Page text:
Ecuador’s growth could make it a key player among Latin American economies; government pushes mining reforms
By Patricia Rey Mallén
Latin America is not only Brazil. The fastest-growing region in the world — with 3.5 percent GDP growth projected this year, according to the International Monetary Fund, almost three times the rate of the rest of the world — hides more than one success story up its sleeves.
Ecuador is one of them. This small Andean country, wedged between Peru and Colombia, has never made much noise in international trade, nor received a lot of attention from foreign investors. But as recent studies show, Ecuador has the potential to become a key player in the economics of the region.
As much as Brazil’s recent successes have been celebrated, few would know that the South American giant is only the fourth-fastest growing nation in the region, surpassed by Colombia, Peru and Ecuador. Ecuador’s growth rate since 2000 has been 5.5 percent, second only to Peru (7 percent), whereas Brazil scored a relatively modest 4 percent. Ecuador also excels at debt-to-GDP ratio, which is at 24 percent as shown by a study by the United Nations Economic Commission for Latin America and the Caribbean. By comparison, in the United States, the ratio is about 100 percent.
“Ecuador is ready to compete on the global stage, and go back to financial markets,” said the Ecuadorian ambassador to the U.S., Nathalie Cely, during a recent presentation in New York.
Cely cited the numbers to invite American investors to approach Ecuador. After a few years focusing on public investment, which took 12 percent of GDP, and improving the country’s national security, infrastructure, education and human development, Ecuador says it's now ready to welcome foreign businesses — despite the fact that President Rafael Correa's government is not known for its friendliness towards the United States.
Cely mentioned that the best opportunities to invest in Ecuador lie in sectors like electricity, hydrocarbons and mining. The National Assembly is expected soon to pass the first round of new reforms to mining laws, which would bring the industry a much-needed boost. Even though, according to the World Bank, Ecuador has reserves of gold worth $2 billion as of 2011, mining represents only 0.4 percent of the country’s GDP.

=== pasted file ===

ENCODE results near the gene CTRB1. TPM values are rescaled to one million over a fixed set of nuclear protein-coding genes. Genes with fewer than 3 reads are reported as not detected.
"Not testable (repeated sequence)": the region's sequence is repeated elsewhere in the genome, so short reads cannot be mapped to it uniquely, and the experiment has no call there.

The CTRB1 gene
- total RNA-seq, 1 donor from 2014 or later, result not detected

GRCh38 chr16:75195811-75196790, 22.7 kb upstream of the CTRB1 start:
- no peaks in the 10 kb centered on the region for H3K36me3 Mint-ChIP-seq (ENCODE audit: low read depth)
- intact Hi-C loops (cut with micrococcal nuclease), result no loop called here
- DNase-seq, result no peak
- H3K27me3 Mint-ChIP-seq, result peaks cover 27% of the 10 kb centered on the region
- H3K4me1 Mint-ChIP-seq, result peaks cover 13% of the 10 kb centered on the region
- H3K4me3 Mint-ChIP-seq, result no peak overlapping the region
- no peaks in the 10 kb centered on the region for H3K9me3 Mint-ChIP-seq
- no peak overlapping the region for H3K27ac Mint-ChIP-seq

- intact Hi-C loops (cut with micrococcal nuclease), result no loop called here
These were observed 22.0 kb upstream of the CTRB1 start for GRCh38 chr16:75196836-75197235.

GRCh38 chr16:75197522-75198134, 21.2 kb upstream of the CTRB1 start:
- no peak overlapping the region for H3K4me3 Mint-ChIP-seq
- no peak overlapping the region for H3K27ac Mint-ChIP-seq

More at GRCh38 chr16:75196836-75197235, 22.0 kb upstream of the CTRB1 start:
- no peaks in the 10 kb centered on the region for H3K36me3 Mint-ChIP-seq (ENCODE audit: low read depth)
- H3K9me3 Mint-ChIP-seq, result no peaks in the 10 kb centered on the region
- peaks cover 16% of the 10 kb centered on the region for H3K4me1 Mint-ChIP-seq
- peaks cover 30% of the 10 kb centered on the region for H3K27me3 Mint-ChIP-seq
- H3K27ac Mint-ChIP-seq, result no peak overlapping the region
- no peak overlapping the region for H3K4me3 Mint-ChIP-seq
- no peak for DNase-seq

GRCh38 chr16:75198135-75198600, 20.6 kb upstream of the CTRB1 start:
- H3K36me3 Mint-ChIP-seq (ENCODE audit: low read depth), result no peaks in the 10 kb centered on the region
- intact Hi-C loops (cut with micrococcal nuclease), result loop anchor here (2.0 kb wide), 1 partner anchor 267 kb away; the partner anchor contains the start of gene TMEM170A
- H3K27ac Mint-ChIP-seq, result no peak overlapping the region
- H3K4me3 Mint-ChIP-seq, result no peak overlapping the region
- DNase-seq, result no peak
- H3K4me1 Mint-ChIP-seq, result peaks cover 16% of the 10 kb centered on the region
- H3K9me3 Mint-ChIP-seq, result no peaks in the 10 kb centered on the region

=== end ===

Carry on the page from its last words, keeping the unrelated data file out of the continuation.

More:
The reforms come as a needed breath of fresh air in an industry hit late last year by news that Colombian gangs were using illegal mines in Ecuador to launder money from drug smuggling. Local newspaper El Comercio reported that the Ecuadorian Army intercepted several trucks with explosive material and mining tools in the mining town of San Lorenzo, close to the border with Colombia. Gustavo Iturralde, who headed at the time a government department charged with monitoring illegal fund transfers, said gang members would buy gold, extracted through artisanal methods by the locals, with money from trafficking. The gold would later be melted down and sent to the U.S.
Think tank Insight Crime reported that this is not an isolated event, claiming that mining contributes to up to 30 percent of the funds of illegal groups such as the Revolutionary Armed Forces of Colombia (FARC). The report quoted Correa as saying that he would not let Ecuador’s security deteriorate to the point that extensive territories are controlled by illegal groups.
Another issue that raises concerns about the mining industry is the environmental implications of the industry. Ecuador has been making an effort to reinforce their sustainability and make every enterprise in the country environmentally conscious.
“We cannot afford another Chevron,” said Cely, referring to the controversial lawsuit between the U.S.-based oil giant Chevron (NYSE:CVX) and the Ecuadorian government that spanned three decades, with no resolution in sight.
Between 1964 and 1990, Texaco — which merged with Chevron in 2001 — dumped more than 18 billion gallons of toxic wastewater while drilling in the Ecuadorian Amazon. The pollution caused local indigenous people to suffer a wave of stomach and mouth cancer, birth defects and spontaneous miscarriages. Besides having been found guilty by Ecuadorian courts, Chevron maintains its innocence and brought its own case against the prosecutors. The company was fined $19 billion by Ecuador in 2011 and has been fighting the verdict since.
Cely said the Chevron case looms over every environmental decision made by Ecuadorian officials.
Credit: International Business Times, www.ibtimes.com; photo caption: Hydro electric plant near Baños de Ambabo.